Within five years, the ability to track, trace and recall products throughout the supply chain will differentiate CPG companies that expand their business from those that close their doors. Executives who grasp the fundamentals of traceability will create environments in which change management and business practice reengineering seamlessly develop. Less promising scenarios await those who continue to operate in silos, regarding traceability as a collection of disparate technology fixes that satisfy ad hoc distributor requirements.
Wal-Mart mandates have made RFID the prominent traceability topic. Yet, RFID accounts for only one—albeit important—manifestation of good ERP systems. Successful technological applications stem from larger strategic frameworks. I ask a lot of executives, "What is your vision around tracking, tracing and recall?" Usually, they give precise answers. Next, I ask, "What are your objectives?" Here executives often falter, focusing on technology before developing a complete strategy.
Fundamental traceability for non-durable goods starts with batch management, the ability to establish an identity for in-bound materials, materials produced or materials shipped. The batch concept allows manufacturers and distributors to track materials throughout production and distribution. Future RFID capabilities require an additional bedrock identity, called handling units, which allow tracking of pallets, cases and other containers.
Out of the blocks, you don't need RFID chips and RFID readers. This is a very common misconception. You need very basic components such as:
- Barcodes for all incoming materials;
- Ability to stage coded materials from warehouses to manufacturing facilities;
- Inventory and scanning capabilities;
- A system that integrates identities;
- Consuming goods to a line and re-scanning to ensure quality; and
- Ability to track materials outbound instructing distributors what to ship via EDI capabilities.
These building blocks clear the way for advanced applications, but also create the strategic foundation for change management and business process reengineering. The right ERP system makes every step of a product's life cycle recordable. From line operators to laboratory technicians, personnel records result at each stage of the supply chain. This functionality supports a key concept that brings integrity and accountability to each organizational role.
Line operators' physical inspections, combined with test results obtained by lab technicians, give a quality auditor the necessary information to reach a decision regarding disposition. These role concepts, available in a good CP solution, accommodate the segregation of duties. This segregation ensures supply chain integrity and prevents traceable connections from breaking down because a particular role underperformed.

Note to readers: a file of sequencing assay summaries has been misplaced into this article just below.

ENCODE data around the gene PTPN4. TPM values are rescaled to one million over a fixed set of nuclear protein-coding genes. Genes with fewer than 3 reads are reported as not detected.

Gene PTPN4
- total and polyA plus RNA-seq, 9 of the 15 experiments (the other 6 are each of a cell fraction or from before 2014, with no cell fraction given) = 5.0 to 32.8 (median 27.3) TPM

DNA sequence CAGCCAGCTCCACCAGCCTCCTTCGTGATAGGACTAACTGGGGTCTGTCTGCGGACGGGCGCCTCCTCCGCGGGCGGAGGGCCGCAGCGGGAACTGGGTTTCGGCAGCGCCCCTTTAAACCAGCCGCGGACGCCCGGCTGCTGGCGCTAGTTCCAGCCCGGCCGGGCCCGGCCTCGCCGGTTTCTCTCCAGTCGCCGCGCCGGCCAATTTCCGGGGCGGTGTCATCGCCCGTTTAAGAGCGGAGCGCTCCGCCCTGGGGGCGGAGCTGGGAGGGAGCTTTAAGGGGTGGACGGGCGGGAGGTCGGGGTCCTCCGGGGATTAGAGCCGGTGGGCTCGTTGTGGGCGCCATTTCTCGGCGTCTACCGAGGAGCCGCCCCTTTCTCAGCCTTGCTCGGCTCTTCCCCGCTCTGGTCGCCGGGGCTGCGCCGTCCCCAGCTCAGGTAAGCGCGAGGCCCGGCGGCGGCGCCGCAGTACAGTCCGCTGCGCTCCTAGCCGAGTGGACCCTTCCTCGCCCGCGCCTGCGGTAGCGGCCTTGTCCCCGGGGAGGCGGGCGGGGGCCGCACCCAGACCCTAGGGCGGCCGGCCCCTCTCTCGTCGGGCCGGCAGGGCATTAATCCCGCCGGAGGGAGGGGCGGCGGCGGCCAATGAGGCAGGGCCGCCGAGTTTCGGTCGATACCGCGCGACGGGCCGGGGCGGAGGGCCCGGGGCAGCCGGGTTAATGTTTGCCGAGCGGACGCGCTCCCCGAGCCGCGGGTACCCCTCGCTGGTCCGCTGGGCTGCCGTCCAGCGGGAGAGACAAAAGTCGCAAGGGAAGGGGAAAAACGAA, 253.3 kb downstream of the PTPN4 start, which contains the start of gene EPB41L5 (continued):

This aspect is important as food companies begin to hold CEOs ultimately accountable for product safety. CEOs react to this charge by conveying the importance of individual responsibility to VPs of supply chain, quality management and manufacturing. Next, supervisors and directors receive the same message, which ultimately reaches the line operator. This chain messaging eventually results with individuals and unions requesting better training. Thus, executive accountability, operational accountability and employee accountability actualize change management, business process engineering and training practices.
Recent mass-scale food safety breaches resulted in hundreds of people getting sick from contaminated goods that reached restaurant and domestic tables. Such incidents will ultimately drive the requirements of HACCP and the Bioterrorism Act to the extent that the finished customer, whether a food service organization or individual customer, will force distributors and manufacturers to adopt preventative measures. The limited number of USDA and other agents cannot physically monitor all practices. Therefore, fulfillment of food laws depends on the integrity of manufacturers and distributors.
Currently, the pharmaceutical industry leads traceability efforts. The food industry is not there yet, but soon will be. As world population grows, production increases, creating bigger quantities of goods that demand freezing, chilling and storage. Each one of those steps presents increased risks. Unless companies manage those risks appropriately, by tracking and tracing, the risks will become unmanageable. In the event of a recall, you'll have to dispatch an army of vendors to every store and remove everything that's there, because you will not be able to determine what's good on the shelf and what's not good. Then, you'll have to replace the recalled goods, straining production, while customers vocally complain about a lack of inventory. The financial burden will be incredible.
Many executives remain skeptical of investing in traceability because the wrong solution can necessitate manual tracking and tracing. In these cases, personnel walk around lines and distribution centers with paper forms, recording compliance with passive requirements and Bioterrorism mandates. All this hard copy must be transferred to a database to generate the necessary reports. When visiting companies, I'm surprised by the cumbersome and haphazard processes in place. When executives discuss with me their business, within a few hours we find ways to dramatically reduce the number of steps. The executives come to understand how to encompass improved processes into their CP solution, letting the system do the work.
Change management is inevitable. Business process reengineering will become a concept embraced by CPG management and operators, within both manufacturing and distribution realms. The segregation of duties, propelled by traceability functionality, will ensure that all personnel recognize which batches to consume, mix and ship. This new culture of absolute interior responsibility will change business practices.